Low Art, High Principle

I’m doing some reporting and research for a story on a website that ran afoul of a big copyright holder and federal copyright law. The crux of the tale is fair use: when is it legally defensible for an artist or commentator, say, to use the copyrighted work of another to create a new and distinct work. Specifically, the story I’m working on involves parody.

As it happens, the U.S. Supreme Court has spoken on this issue. To jog your (and my) memory, the case, Campbell v. Acuff-Rose Music, involved the rap group 2 Live Crew, which had borrowed elements of Roy Orbison’s “Pretty Woman” as part of a vulgar, mocking remake. The original song’s publisher sued, claiming copyright infringement. A federal district court bought the argument put forward by 2 Live Crew’s Luther R. Campbell (aka Luke Skyywalker), the remake’s author, that his work was a parody that deserved protection under the fair use exception to U.S. copyright law. An appeals court reversed the district court, and the case went to the Supremes.

Just for context, here’s a sample of the lyrics (quoting them here, as part of a commentary, is also an exercise of fair use, or so I’d argue if Campbell, aka Skyywalker, sued me; there’s a nice side-by-side comparison of the Orbison original and the Campbell parody here–unaccompanied by any copyright notices whatsoever):

Verse 1

[Pretty woman] Ha haaa, walkin’ down the street

[Pretty woman] Gir, girl, you look so sweet

[Pretty woman] You, you bring me down to the knees

[Pretty woman] You make me wanna beg please

[O-o-o-o-oh, pretty woman] …

Verse 4

[Two-timin’ woman] Girl, you know you ain’t right

[Two-timin’ woman] You was out with my boy last night

[Two-timin’ woman] That takes a load off my mind

[Two-timin’ woman] Now I know the baby ain’t mine

[O-o-o-o-oh, two-timin’ woman]

O-o-o-o-oh, pretty woman!

The court heard the case in November 1993 and delivered its opinion the following March. In a unanimous decision–that’s right: Antonin Scalia, Clarence Thomas, Ruth Ginsberg, David Souter, Anthony Kennedy, Wiilliam Rehnquist, Sandra Day O’Connor, John Paul Stevens, and Harry Blackmun, conservatives, liberals, middle-of-the-roaders all on the same side–the court found that 2 Live Crew’s work was protected under the fair use doctrine.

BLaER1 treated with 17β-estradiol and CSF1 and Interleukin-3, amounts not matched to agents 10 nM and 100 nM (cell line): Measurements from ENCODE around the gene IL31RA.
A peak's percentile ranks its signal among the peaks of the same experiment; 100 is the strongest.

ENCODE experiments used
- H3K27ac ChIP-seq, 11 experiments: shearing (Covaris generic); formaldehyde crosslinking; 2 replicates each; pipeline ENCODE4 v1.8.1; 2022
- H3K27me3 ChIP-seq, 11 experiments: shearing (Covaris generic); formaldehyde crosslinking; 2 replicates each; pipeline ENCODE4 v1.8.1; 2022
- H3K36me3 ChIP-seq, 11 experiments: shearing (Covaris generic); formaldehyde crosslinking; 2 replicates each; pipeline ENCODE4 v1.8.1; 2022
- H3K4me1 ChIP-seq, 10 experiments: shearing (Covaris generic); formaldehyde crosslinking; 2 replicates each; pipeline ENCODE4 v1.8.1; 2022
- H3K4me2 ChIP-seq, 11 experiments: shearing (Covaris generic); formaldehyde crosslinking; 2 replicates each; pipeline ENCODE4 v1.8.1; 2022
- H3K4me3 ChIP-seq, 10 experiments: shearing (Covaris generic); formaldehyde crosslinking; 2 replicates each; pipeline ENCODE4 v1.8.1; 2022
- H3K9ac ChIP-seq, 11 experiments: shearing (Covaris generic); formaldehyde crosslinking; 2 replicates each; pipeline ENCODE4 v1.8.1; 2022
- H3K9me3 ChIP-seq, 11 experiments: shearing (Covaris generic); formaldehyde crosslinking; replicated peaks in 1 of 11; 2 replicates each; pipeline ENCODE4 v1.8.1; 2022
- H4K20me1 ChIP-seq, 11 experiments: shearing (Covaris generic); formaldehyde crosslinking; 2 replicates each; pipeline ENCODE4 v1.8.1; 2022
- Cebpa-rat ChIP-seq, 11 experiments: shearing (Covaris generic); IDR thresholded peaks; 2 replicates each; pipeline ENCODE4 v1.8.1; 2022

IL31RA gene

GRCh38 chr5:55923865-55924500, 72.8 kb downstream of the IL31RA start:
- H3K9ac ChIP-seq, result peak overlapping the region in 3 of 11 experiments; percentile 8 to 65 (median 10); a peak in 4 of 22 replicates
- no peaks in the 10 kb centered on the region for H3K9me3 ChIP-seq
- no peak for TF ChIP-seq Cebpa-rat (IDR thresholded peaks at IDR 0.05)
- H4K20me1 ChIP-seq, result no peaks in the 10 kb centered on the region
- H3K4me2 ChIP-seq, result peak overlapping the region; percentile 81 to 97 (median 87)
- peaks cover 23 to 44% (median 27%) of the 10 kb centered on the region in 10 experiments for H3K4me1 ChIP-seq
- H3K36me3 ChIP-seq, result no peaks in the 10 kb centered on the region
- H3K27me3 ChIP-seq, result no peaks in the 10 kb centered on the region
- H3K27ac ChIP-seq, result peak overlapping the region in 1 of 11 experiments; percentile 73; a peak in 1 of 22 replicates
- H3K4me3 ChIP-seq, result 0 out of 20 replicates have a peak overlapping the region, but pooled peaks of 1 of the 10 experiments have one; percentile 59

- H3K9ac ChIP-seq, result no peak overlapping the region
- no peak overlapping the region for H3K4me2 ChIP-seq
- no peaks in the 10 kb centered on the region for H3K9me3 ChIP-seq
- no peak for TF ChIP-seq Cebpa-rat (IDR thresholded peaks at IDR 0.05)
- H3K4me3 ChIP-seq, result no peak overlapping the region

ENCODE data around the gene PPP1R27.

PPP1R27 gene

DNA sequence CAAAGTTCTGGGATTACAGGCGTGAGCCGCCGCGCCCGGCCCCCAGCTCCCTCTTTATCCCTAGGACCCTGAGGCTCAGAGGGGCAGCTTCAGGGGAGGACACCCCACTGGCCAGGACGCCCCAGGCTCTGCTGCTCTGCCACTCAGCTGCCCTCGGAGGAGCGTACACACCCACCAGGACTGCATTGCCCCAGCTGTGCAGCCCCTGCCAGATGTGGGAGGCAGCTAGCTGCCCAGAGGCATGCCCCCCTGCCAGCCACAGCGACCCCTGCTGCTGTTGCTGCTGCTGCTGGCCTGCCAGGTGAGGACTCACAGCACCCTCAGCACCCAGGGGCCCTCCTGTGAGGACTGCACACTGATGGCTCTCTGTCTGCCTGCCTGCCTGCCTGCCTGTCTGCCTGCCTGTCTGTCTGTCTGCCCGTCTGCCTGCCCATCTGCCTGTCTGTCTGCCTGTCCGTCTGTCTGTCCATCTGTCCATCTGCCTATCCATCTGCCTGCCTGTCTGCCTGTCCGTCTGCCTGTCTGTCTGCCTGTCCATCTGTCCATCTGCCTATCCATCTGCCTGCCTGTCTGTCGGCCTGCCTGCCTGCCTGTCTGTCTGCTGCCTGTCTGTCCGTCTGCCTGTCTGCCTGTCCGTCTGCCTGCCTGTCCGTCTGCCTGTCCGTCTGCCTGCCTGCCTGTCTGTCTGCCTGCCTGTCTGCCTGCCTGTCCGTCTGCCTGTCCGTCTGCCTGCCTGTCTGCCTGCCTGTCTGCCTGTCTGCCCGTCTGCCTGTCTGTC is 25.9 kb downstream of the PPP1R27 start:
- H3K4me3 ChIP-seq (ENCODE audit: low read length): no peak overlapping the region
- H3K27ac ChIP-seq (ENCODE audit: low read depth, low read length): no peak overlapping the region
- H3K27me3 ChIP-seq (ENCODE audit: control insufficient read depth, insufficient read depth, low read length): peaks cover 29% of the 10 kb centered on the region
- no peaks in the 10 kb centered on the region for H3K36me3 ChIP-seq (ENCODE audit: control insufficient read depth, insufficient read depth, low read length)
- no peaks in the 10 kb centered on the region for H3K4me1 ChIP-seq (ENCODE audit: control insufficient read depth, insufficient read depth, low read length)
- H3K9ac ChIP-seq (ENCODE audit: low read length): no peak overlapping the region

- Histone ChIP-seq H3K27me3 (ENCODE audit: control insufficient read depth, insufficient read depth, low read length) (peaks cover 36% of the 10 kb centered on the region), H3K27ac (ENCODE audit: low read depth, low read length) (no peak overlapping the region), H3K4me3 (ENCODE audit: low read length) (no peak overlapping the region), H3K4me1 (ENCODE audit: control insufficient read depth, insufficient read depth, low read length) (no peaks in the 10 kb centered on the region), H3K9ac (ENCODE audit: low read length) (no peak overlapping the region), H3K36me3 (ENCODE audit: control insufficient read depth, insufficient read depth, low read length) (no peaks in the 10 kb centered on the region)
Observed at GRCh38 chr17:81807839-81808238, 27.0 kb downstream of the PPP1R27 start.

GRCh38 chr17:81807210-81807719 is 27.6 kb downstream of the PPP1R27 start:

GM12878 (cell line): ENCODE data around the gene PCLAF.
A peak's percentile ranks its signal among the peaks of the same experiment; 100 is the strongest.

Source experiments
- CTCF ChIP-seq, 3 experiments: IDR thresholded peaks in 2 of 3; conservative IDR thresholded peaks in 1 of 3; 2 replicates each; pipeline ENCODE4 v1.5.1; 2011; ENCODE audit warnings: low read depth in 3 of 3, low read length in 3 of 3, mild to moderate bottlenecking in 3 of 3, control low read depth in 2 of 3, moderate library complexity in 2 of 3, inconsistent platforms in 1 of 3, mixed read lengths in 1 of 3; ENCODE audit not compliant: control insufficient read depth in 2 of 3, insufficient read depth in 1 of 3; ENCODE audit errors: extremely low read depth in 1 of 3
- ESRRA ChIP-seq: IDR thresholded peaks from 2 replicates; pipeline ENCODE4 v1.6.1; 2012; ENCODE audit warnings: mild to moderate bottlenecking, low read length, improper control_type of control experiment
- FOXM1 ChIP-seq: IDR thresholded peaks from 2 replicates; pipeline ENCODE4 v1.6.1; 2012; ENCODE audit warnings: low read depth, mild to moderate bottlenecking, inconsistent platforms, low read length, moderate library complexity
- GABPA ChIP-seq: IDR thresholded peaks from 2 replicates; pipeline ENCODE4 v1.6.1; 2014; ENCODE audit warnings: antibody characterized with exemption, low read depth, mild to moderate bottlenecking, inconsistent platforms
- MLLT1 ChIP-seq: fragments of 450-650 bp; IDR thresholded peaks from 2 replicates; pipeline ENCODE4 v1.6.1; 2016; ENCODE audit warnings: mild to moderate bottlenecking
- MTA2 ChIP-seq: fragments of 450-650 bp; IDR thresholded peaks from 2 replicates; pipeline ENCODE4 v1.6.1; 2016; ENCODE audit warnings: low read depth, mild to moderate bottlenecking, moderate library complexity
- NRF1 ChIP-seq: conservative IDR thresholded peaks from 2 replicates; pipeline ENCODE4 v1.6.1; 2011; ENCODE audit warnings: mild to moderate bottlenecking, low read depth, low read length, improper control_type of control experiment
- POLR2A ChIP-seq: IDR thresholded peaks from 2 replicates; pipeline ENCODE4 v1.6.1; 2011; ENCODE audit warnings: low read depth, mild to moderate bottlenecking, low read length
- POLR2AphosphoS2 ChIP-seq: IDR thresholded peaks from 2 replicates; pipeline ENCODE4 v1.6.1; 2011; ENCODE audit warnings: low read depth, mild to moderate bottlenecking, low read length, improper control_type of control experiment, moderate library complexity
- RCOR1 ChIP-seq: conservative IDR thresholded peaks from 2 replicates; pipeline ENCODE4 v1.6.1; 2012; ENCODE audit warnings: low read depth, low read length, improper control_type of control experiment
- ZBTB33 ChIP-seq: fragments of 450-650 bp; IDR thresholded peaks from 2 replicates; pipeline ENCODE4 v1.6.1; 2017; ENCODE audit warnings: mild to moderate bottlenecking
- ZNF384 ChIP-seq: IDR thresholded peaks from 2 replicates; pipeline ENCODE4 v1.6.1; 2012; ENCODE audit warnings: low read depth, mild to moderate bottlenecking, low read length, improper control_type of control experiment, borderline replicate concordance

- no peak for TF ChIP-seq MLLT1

I was talking to my friend Pete about this yesterday, and I said that this is the kind of thing that makes me believe we live in a great country. This wasn’t a case of high art. In Souter’s opinion for the court, he drily notes that having found the Campbell’s song to qualify as a parody of the original, the justices will not take the further step of evaluating its quality.”

But it was a case of high principle, and as such, it was accorded the most serious consideration by the most august tribunal in the land.

“While we might not assign a high rank to the parodic element here, we think it fair to say that 2 Live Crew’s song reasonably could be perceived as commenting on the original or criticizing it, to some degree. 2 Live Crew juxtaposes the romantic musings of a man whose fantasy comes true, with degrading taunts, a bawdy demand for sex, and a sigh of relief from paternal responsibility. The later words can be taken as a comment on the naivete of the original of an earlier day, as a rejection of its sentiment that ignores the ugliness of street life and the debasement that it signifies. It is this joinder of reference and ridicule that marks off the author’s choice of parody from the other types of comment and criticism that traditionally have had aclaim to fair use protection as transformative works.”

The rest of the opinion is an evaluation of 2 Live Crew’s work against the four factors that must be weighed in determining fair use: the purpose of the work, whether it is commercial or not-for-profit and whether it has “transformative” value in commenting on or criticizing the original; the nature of the original work and whether it deserves copyright protection; the “amount and substantiality” of any copying and whether it appropriates the heart of the original work; and the likelihood that the new work may kill the market for the original work or foreclose new ones.

It’s an absorbing exercise. Go and read it. It’s well worth the time. And I guarantee it’s the only Supreme Court decision in which you’ll find the words, “Big hairy woman/all that hair it ain’t legit/Cause you look like `Cousin It’.”

Leave a Reply

Your email address will not be published. Required fields are marked *